Themes

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Last Updated on June 19, 2019, by eNotes Editorial. Word Count: 469

"Facing It" is a deceptively simple poem in which, in a few brief lines, multiple themes involving not just the Vietnam War but the broader problems of America, past, present, and future, are articulated. As the speaker views the Vietnam Veterans' Memorial, he imagines himself almost physically merging with it,...

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"Facing It" is a deceptively simple poem in which, in a few brief lines, multiple themes involving not just the Vietnam War but the broader problems of America, past, present, and future, are articulated. As the speaker views the Vietnam Veterans' Memorial, he imagines himself almost physically merging with it, or fading and "hiding" within it. He alludes to the color of his face and to that of the granite. Therefore the theme of race is touched upon at the start, and implicit in the speaker's words is a connection between his race and the war in which he served.

Vietnam was a conflict in which African American men served disproportionately, as did working-class white men, in relation to the overall population at home. The speaker does not mention this specifically, since it is something most people are already aware of. But just before the close of the poem he mentions the presence at the Memorial of a white veteran who has lost an arm. That the speaker mentions the race of both himself and his fellow soldier indicates, in my view, this subtext of racial division that unfortunately persists, but perhaps also of the even greater cleft between the races during the Vietnam period. A corollary of this point is the theme of why the US was even fighting this war, 10,000 miles from home, and the possibility that there is a connection between the racial dynamic of America and the reasons for the war. None of this is stated explicitly, but it doesn't have to be.

The theme of guilt experienced by survivors of any conflict is implied in the speaker's impression that a bird of prey is embodied in the reflection that stares back at him from the surface of the monument. Is it the survivor's eternal question of why he was spared, or is it the ongoing menace that lingers from the conflict and the suffering that continues even after the fighting has ended? We do not know. When he tells us that he half expects to find his own name on the wall, the implication is that those who have come home have not fully survived—that some part of them has been killed in spite of their having continued physically to live.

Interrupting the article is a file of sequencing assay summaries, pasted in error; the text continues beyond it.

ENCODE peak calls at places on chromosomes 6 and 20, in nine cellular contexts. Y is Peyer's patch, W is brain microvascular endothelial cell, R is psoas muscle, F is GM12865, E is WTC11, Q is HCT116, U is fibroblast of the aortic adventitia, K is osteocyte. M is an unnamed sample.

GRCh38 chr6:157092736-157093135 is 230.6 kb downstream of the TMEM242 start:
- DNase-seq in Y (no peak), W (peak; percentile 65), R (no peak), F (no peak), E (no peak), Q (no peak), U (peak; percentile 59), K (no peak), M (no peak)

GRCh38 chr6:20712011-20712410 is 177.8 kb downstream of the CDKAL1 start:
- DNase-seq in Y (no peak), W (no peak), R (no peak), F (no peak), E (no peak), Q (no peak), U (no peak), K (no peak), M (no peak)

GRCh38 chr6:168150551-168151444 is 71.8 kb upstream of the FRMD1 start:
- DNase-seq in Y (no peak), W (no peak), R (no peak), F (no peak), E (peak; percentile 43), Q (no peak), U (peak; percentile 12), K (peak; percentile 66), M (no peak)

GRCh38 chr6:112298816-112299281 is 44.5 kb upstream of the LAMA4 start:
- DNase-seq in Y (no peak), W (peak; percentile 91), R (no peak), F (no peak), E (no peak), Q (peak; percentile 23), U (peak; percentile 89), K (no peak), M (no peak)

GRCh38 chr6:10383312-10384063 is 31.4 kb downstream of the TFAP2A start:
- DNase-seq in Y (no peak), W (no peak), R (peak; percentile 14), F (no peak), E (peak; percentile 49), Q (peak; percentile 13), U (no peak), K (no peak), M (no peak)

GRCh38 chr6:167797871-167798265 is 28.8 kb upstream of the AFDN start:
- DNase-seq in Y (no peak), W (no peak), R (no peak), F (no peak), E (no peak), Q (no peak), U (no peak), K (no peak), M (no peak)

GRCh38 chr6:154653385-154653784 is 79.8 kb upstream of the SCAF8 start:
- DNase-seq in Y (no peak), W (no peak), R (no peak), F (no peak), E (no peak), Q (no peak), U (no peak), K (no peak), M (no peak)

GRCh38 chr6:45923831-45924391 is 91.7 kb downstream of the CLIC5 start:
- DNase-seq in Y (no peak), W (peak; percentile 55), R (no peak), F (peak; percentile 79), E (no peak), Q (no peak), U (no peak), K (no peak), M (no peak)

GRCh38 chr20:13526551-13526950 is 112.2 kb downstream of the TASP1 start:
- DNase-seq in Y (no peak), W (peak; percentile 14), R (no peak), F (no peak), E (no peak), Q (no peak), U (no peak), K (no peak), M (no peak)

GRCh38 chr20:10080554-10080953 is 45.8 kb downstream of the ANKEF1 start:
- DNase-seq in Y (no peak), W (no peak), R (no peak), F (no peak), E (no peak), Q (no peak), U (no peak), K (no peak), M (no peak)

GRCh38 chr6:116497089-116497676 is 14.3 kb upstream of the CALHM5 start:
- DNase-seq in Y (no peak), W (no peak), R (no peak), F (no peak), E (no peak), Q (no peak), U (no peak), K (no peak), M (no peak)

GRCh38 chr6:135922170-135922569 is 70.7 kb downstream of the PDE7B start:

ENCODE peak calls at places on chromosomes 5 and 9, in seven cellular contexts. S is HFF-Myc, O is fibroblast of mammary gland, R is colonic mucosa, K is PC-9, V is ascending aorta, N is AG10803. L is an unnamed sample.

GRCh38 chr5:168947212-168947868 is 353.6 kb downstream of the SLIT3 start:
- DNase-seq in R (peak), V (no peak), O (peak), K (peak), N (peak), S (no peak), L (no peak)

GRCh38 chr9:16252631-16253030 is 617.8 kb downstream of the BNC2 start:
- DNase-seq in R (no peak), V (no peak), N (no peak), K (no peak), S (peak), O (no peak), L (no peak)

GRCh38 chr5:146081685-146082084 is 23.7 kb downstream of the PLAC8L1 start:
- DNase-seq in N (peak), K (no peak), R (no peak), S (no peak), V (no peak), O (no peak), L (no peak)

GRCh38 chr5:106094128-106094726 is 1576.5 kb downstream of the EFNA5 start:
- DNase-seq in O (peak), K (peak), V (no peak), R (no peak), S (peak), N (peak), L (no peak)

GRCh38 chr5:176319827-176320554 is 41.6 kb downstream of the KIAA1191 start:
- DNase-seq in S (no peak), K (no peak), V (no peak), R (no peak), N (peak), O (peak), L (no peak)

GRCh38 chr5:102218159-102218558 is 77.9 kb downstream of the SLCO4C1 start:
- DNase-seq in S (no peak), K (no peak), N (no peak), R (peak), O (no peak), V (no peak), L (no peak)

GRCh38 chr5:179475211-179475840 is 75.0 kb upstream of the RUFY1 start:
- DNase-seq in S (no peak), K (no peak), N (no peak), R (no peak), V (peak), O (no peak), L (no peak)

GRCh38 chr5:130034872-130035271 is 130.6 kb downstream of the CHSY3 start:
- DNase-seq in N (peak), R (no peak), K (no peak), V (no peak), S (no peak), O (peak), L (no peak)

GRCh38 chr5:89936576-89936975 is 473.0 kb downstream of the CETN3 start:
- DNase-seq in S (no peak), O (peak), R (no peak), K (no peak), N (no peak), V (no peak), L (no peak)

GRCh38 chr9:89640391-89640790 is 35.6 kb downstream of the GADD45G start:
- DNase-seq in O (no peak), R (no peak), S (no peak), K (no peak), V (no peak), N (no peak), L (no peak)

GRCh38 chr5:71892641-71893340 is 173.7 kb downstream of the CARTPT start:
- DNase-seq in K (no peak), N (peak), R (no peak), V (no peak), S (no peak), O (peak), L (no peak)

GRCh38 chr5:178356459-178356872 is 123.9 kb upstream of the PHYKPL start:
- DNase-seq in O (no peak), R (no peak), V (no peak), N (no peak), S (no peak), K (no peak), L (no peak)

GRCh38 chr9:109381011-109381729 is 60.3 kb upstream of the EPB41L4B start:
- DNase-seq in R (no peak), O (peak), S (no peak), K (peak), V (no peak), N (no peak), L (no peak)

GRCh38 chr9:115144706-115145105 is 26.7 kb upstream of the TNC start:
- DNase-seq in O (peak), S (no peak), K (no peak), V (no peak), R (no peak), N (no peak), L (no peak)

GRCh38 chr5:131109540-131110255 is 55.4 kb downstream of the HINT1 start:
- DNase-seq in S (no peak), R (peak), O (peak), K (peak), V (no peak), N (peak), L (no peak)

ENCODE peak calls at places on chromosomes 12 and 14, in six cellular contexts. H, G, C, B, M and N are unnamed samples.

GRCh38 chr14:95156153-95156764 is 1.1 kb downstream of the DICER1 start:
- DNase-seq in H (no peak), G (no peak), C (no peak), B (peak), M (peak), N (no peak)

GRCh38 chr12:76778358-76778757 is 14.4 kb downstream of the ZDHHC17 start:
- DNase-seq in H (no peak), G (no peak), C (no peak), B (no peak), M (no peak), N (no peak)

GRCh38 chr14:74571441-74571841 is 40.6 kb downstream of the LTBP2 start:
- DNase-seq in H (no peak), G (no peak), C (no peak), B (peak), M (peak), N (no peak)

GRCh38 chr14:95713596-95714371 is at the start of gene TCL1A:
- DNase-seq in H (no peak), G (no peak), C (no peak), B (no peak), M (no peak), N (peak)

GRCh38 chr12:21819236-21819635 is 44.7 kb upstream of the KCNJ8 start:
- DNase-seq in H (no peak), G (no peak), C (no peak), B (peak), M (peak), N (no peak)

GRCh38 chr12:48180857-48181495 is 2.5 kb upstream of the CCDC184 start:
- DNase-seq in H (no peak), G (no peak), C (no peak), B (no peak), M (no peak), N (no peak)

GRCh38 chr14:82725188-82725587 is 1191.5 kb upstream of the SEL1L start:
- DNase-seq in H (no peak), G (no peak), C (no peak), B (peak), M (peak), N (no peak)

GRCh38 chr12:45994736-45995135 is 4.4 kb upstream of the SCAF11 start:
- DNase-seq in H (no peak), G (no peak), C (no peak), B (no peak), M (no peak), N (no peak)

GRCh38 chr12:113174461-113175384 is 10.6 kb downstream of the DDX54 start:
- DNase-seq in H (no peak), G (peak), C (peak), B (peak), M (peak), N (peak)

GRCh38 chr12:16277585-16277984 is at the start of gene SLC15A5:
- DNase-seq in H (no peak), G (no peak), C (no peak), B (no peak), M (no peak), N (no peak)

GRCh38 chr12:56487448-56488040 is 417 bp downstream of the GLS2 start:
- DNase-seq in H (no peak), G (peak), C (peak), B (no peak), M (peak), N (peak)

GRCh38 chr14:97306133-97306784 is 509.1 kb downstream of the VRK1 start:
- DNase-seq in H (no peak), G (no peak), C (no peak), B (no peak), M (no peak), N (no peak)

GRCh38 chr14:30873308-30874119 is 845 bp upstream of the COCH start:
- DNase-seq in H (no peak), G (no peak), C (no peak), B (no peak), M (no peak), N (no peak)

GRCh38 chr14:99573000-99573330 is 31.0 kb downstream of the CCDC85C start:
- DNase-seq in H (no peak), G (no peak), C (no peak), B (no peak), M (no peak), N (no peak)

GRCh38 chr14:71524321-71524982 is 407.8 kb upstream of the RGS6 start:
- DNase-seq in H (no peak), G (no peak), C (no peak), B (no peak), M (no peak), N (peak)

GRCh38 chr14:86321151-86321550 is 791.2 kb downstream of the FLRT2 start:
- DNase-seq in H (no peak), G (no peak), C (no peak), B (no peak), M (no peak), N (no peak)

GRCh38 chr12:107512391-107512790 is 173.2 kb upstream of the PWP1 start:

But perhaps the most significant of the poem's themes is that the war—this war or any war—has never really ended. The images from it persist in the speaker's mind: the "booby trap's white flash," the "plane in the sky." Yet those who have not been there, we do not have to be told explicitly, are disconnected from the phenomenon of war. The speaker at the close imagines a woman is trying to "erase the names" on the black mirror of the monument, but she is merely brushing a boy's hair.

Themes and Meanings

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Last Updated on October 26, 2018, by eNotes Editorial. Word Count: 366

There are at least two levels of meaning to “Facing It,” as there are several levels of experience on which its action takes place. On the simplest level, the poem is a meditation by a soldier returning to the Memorial of the Vietnam War, in which he has served. On that level, he fights back tears, finds the name of a fallen comrade (among the 58,022 names of the dead), and observes others standing at the black granite wall. On another level, the poem sets up an opposition between what happens “here,” in the light of day, and what happens “there,” inside the Memorial, which is dark and threatening. The opposition on this level is between death and history inside the wall, and life and reality outside it.

“Facing It” is thus a complex and challenging meditation on the experience of war—and the memory of it. For the veteran in particular, the black granite brings the war back or, in the central metaphor of the poem, draws him or her back into its violence and horror. In certain ways, however, the poem challenges readers as well to contemplate that experience for themselves, for people can become trapped inside the Memorial (as inside the past, or inside history), or can escape to the present, to life, to the plane and the red bird that are flying free in the sky above the black wall. The choice, Komunyakaa implies, must be made.

The narrator’s reflection on the wall is “like a bird of prey,” but outside the wall “a red bird’s/ wings” fly free. The very title of the poem carries the notion that readers can “face” or confront the experience the Memorial represents and move beyond it, or they can remain trapped like the names of the dead on the wall. The speaker touches the name of his comrade, but the last image describes a mother touching her son: Death has given way to life. The narrator experiences his own catharsis in the poem’s brief thirty-one lines, in his figurative choice to focus finally not on the death the Memorial represents, but on the life that is still being lived outside its black walls.

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